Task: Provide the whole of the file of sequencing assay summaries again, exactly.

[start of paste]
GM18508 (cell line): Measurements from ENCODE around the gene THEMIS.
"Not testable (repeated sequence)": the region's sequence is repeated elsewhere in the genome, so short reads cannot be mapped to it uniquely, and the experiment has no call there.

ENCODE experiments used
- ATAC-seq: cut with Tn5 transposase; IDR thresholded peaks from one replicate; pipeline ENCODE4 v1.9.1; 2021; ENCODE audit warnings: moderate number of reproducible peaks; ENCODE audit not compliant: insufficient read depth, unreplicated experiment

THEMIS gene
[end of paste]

GM18508 (cell line): Measurements from ENCODE around the gene THEMIS.
"Not testable (repeated sequence)": the region's sequence is repeated elsewhere in the genome, so short reads cannot be mapped to it uniquely, and the experiment has no call there.

ENCODE experiments used
- ATAC-seq: cut with Tn5 transposase; IDR thresholded peaks from one replicate; pipeline ENCODE4 v1.9.1; 2021; ENCODE audit warnings: moderate number of reproducible peaks; ENCODE audit not compliant: insufficient read depth, unreplicated experiment

THEMIS gene